A third shot of the BioNTech/Pfizer Covid-19 vaccine offers protection against the Omicron coronavirus variant while just two doses show significantly reduced effectiveness against it, according to a preliminary study conducted by the vaccine makers.
Pfizer said in a statement on Tuesday that a third booster dose of the vaccine resulted in a 25-fold increase in the neutralising antibodies that attack the virus, compared with the original strain of the virus detected in China.
However, two doses may still induce protection against severe disease and the company is continuing to monitor the real-world effectiveness against Omicron.
Pfizer said it was developing a new vaccine targeted specifically at Omicron and expected to have it available by March, in the event that additional protection is required to combat the variant.
“Although two doses of the vaccine may still offer protection against severe disease caused by the Omicron strain, it’s clear from these preliminary data that protection is maximised with a third dose of our vaccine,” said Albert Bourla, Pfizer’s chair and chief executive.
“Ensuring as many people as possible are fully vaccinated with the first two-dose series and a booster remains the best course of action to prevent the spread of Covid-19.”
Earlier preliminary studies conducted by academic institutions had shown Omicron was able to blunt the protective effects of antibodies from the vaccine but that inoculated people with additional protection from boosters or prior infection could retain some defences against catching the virus.
The studies, carried out by separate research teams in South Africa, Sweden and Germany, came to different conclusions about the extent to which Omicron undermines antibody protection. But they all suggested that people with just two doses of a Covid-19 vaccine were now much more susceptible to symptomatic infection.
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However, experts stressed that the findings did not mean the protection provided by the vaccines against severe illness would be weakened. The immune system draws on not just antibodies but also T and B-cells to defend against severe illness.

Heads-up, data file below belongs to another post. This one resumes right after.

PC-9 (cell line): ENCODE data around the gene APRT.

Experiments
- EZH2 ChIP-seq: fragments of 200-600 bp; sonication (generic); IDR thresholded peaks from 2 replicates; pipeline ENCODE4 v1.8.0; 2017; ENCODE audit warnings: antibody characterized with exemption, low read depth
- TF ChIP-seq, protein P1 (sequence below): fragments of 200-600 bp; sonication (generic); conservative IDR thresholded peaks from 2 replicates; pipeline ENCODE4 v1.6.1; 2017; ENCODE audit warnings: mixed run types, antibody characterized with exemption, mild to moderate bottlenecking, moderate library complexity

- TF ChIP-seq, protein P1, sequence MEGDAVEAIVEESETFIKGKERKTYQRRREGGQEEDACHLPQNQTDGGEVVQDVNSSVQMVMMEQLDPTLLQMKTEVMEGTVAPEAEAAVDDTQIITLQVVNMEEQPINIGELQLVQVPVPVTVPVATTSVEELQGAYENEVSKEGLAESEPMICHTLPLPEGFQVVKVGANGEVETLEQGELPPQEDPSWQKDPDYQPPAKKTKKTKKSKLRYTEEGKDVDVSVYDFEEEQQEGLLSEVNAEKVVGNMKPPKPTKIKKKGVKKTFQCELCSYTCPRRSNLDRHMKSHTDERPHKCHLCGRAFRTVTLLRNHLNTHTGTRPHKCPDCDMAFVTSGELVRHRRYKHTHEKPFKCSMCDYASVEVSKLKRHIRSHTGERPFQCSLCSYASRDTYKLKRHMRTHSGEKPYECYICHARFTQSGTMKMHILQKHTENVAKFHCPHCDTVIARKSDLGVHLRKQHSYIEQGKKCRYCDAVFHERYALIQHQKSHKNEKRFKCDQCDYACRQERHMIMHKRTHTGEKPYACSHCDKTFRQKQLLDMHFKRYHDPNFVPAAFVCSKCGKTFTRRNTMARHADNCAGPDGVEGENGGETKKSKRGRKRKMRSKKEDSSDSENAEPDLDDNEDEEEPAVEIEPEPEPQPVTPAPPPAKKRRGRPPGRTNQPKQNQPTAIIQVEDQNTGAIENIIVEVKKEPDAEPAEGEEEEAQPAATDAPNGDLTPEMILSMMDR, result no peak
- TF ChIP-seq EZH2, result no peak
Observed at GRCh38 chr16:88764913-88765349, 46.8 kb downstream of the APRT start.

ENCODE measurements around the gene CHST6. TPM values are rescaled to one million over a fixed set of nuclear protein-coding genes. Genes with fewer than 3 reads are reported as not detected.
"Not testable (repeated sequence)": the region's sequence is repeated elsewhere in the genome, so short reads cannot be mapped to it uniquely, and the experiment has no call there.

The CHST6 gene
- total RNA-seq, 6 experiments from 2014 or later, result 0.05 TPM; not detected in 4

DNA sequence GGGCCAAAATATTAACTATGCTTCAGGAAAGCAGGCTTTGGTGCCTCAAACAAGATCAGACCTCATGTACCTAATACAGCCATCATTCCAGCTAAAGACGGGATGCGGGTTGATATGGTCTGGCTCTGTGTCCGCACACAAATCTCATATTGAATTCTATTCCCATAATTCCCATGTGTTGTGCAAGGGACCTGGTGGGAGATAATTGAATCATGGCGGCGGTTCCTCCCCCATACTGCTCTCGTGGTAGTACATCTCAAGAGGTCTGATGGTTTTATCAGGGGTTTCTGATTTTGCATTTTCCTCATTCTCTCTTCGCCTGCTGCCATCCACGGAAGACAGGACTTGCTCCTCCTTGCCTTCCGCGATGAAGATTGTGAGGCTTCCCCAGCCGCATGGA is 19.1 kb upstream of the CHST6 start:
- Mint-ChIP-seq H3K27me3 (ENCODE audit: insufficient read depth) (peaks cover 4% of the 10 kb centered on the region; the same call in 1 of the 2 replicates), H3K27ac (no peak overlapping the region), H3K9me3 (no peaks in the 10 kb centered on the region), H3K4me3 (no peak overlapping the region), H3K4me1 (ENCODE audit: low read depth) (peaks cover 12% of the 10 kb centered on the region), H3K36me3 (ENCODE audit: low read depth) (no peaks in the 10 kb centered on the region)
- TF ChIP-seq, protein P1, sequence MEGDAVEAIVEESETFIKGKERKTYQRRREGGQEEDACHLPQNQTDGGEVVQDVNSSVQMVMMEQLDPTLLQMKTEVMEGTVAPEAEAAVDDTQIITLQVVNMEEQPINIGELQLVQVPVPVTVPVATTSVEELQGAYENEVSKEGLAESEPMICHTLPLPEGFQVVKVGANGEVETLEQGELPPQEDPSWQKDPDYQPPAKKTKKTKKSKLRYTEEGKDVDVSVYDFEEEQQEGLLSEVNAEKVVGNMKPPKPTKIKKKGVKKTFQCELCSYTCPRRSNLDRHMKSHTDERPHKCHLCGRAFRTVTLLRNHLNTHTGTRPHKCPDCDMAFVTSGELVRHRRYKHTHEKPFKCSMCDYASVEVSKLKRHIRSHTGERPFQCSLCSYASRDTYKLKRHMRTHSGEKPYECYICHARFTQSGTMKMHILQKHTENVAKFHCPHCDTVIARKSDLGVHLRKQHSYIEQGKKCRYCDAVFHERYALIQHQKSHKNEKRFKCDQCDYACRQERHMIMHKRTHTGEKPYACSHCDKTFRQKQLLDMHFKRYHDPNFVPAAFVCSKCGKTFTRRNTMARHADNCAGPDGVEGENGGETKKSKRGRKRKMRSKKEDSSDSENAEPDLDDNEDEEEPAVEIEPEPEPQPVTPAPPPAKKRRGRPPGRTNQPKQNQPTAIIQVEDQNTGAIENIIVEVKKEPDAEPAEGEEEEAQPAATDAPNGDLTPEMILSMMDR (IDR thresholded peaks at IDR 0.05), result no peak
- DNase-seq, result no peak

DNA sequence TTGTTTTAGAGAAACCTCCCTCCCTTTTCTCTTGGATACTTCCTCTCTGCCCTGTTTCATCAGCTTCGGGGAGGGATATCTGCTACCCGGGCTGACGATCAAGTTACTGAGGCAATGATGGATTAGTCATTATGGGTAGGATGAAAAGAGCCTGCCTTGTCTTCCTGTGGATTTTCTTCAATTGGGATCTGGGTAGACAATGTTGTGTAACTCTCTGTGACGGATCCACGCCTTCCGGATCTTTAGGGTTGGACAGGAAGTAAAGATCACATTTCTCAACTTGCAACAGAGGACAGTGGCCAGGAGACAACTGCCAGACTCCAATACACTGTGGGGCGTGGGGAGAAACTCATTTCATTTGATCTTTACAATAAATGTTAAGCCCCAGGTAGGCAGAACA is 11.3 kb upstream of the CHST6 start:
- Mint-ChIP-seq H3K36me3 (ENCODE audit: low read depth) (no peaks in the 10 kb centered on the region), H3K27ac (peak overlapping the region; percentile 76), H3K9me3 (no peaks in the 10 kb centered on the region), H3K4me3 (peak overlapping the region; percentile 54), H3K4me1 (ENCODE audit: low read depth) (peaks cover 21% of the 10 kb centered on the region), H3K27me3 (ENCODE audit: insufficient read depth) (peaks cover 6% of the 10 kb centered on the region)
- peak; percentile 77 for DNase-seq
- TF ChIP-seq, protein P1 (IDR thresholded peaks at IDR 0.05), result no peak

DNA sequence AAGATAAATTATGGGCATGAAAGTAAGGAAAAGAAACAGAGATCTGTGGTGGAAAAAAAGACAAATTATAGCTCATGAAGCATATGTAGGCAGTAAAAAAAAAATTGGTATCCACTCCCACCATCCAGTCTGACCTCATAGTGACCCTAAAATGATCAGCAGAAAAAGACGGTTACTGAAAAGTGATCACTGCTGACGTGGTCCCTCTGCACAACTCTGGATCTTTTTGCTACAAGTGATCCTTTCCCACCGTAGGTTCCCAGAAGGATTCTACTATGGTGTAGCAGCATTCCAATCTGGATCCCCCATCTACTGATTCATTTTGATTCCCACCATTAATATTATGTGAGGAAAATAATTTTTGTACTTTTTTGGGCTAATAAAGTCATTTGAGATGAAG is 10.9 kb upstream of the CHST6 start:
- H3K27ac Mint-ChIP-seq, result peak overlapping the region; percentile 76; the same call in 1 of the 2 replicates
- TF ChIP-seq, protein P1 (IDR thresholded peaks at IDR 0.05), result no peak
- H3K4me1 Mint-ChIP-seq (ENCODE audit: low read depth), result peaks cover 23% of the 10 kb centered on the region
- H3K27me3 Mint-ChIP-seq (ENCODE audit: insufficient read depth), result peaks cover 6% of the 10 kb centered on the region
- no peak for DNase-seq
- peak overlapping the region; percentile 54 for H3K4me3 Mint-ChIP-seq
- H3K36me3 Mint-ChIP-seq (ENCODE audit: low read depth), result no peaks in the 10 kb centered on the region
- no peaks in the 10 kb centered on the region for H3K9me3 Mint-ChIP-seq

A study from Goethe University found that, for individuals who received two doses of the Pfizer vaccine at least six months ago, there was a near-complete loss of antibody protection.
The paper noted that “boosted individuals showed a significant increase” in antibody levels compared with double-vaccinated people, but protection was still markedly lower against Omicron than Delta. The loss of antibody protection for triple-jabbed people was comparable to that of double-vaccinated people who had also been previously infected.
Researchers from the Africa Health Research Institute reported that the loss of immune protection from the vaccine when it was pitted against Omicron was “extensive but incomplete” after analysing plasma samples from 12 participants.
The laboratory experiments found a 41-fold reduction in the ability of virus-blocking antibodies to neutralise Omicron, compared with the original strain of the virus detected in Wuhan almost two years ago
Importantly, the effect on vaccine efficacy is not known and will not be known for some weeks, as scientists still do not understand fully how antibody levels correlate with that measure.
Scientists at Sweden’s Karolinska Institutet said they had observed “exceptionally variable” loss of neutralisation against Omicron, with some samples “showing almost no loss” and some showing considerably more.
“There is clear agreement between the three studies that the Omicron variant is less susceptible to neutralisation by antibodies raised by either previous infection or a vaccine,” said Charles Bangham, professor of immunology at Imperial College London.
But he added that while this may lead to more breakthrough infections, T-cells would continue to provide a “good measure of protection against severe disease”.
The findings from all three studies, none of which has been peer-reviewed, raise the spectre of vaccines having to be reformulated to combat Omicron.
Additional reporting by John Burn-Murdoch in London and Peter Wells in New York